We knew El Niño was coming, and on Thursday Mike Halpert, Deputy Director of NOAA’s Climate Prediction Center, made it official.

“2015’s El Niño now ranks third behind 1997 and 1985.”

It was in the winter of 97-98 that 42 Floridians were killed by tornadoes and severe weather produced more than a half billion dollars in damage.

NOAA image released September 5, showing above normal sea surface temperatures (red) across much of the Pacific Ocean.

NOAA image released September 5, showing above normal sea surface temperatures (red) across much of the Pacific Ocean.

Peter Wolf, Meteorologist from the National Weather Service, says an El Nino displaces the jet stream, the river of air that steers storm systems, during the winter months,

“It tends to favor a more southern storm track from California across the Deep South, the Gulf of Mexico and into Florida. And so we tend to become in an area more favorable for severe storms and tornadoes in the early spring.”

And while severe weather is too difficult to predict much further than a couple of days ahead of time, he says there is an even larger long term concern that could affect many more Floridian residents,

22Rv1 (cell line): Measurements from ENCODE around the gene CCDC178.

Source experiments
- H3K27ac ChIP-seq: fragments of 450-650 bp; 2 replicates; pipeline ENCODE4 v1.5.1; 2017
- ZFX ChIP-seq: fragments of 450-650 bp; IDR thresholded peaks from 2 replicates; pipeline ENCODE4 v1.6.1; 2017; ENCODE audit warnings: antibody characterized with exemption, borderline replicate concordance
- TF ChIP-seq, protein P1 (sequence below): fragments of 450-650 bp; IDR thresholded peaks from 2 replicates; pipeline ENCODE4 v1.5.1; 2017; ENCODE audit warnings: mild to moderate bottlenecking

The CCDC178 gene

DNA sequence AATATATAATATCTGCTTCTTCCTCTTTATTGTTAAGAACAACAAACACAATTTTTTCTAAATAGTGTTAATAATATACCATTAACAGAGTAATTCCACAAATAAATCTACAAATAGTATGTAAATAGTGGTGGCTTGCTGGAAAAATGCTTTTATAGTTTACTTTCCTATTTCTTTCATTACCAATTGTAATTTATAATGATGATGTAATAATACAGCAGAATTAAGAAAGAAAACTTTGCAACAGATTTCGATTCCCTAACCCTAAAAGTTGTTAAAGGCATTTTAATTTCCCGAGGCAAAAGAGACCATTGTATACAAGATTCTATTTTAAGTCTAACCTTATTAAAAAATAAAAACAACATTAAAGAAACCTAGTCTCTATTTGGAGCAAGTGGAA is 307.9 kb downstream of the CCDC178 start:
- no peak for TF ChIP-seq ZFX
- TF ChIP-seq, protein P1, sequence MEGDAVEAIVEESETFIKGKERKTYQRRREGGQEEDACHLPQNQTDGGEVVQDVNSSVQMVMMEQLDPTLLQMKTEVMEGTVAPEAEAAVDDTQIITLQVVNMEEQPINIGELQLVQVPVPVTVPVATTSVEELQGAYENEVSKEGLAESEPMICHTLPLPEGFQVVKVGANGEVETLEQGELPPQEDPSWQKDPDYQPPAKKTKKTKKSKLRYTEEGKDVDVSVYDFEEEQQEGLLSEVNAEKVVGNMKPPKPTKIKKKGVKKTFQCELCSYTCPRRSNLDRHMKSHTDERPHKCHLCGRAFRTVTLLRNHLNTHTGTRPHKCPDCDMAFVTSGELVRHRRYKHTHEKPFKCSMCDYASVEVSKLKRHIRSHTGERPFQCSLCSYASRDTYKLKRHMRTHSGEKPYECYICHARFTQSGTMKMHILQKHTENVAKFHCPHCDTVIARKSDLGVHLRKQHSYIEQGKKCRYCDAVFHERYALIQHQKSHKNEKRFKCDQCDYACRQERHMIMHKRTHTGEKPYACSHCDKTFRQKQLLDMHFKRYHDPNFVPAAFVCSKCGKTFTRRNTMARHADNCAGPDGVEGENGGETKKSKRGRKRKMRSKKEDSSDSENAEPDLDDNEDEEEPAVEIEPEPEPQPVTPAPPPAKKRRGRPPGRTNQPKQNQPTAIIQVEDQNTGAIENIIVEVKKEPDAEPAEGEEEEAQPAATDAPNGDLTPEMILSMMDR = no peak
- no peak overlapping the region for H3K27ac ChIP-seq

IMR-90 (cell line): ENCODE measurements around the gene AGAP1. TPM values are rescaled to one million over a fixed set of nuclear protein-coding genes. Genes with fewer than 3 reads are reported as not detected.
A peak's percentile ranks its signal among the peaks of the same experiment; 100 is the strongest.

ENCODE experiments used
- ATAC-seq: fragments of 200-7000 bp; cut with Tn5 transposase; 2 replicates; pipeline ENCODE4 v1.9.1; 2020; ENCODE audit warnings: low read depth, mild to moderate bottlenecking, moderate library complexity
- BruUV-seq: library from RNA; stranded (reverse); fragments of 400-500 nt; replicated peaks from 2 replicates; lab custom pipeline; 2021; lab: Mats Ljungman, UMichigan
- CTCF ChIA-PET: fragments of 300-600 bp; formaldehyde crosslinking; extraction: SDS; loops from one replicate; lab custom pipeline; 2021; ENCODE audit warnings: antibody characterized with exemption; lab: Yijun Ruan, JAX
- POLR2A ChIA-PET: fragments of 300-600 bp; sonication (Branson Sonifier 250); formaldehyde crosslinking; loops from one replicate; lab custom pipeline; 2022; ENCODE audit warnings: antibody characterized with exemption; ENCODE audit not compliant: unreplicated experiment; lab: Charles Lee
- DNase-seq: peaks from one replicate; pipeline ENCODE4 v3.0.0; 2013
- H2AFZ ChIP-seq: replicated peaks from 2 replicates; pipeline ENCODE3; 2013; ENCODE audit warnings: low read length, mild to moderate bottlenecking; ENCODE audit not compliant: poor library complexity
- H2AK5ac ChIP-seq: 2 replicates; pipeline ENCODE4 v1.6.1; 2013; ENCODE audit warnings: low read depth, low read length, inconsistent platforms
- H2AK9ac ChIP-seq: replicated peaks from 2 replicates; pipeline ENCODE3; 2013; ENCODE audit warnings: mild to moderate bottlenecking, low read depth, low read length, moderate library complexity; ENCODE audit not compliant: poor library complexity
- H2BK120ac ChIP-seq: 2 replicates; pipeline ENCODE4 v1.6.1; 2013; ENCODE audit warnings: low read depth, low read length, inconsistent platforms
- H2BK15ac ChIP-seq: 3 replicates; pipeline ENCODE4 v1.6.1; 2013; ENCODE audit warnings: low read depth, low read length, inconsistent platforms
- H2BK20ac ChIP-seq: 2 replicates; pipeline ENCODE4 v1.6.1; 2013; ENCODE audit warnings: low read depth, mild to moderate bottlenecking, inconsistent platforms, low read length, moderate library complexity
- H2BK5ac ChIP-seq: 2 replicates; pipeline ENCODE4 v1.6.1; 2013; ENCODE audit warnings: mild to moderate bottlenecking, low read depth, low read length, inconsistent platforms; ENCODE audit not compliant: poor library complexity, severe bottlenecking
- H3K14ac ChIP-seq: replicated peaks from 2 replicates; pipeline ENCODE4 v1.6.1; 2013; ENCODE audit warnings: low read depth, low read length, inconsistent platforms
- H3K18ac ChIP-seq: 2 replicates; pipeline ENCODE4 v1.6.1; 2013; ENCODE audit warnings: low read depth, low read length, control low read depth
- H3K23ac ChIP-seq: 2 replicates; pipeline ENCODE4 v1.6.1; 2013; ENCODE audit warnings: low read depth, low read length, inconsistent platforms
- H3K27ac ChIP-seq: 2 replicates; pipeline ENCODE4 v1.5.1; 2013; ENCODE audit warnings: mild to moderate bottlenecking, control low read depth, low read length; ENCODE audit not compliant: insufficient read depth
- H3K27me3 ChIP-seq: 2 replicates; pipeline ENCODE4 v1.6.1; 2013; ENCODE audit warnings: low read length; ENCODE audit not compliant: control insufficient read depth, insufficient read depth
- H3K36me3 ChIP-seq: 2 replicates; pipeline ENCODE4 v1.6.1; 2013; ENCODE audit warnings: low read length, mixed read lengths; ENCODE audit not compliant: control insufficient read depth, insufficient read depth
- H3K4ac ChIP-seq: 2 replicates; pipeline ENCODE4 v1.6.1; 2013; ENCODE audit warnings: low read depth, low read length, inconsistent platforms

“The most significant impact we generally see in Florida is above-normal wintertime precipitation, even the potential for flooding-type rainfall amounts, and we’ve seen that in some of the other past strong El Nino events.”

The Florida Public Radio Emergency Network will continue to monitor the latest developments on the current El Niño and will pass along more information on how it could affect you or your business in the coming weeks.


Meteorologist Jeff Huffman

Meteorologist Jeff Huffman is no stranger to just about every type of weather. Growing up in Missouri, he developed a passion for understanding thunderstorms, tornadoes, and winter storms. Several personal experiences at a young age put him dangerously close to these incredible forces of nature. Upon graduating from the University of Missouri, he continued tracking the extreme weather for 8 years as the Morning Meteorologist for the ABC and FOX22 affiliates in Mid-Missouri. In 2011, he couldn't resist the challenge to head south and take on tracking tropical storms. He accepted a position with the University of Florida's Multimedia Properties as the Chief Meteorologist. He first developed a 24-hour weather, news, and sports channel whereby students can gain real-world experience on their journey to becoming broadcast meteorologists. In 2013, Jeff worked with stations all over the state to build the Florida Public Radio Emergency Network, a collaborative effort by all public media in the state to keep their audiences informed of hazardous tropical weather. In his free time, Jeff enjoys playing tennis, working out, exploring nature, and occasionally sleeping.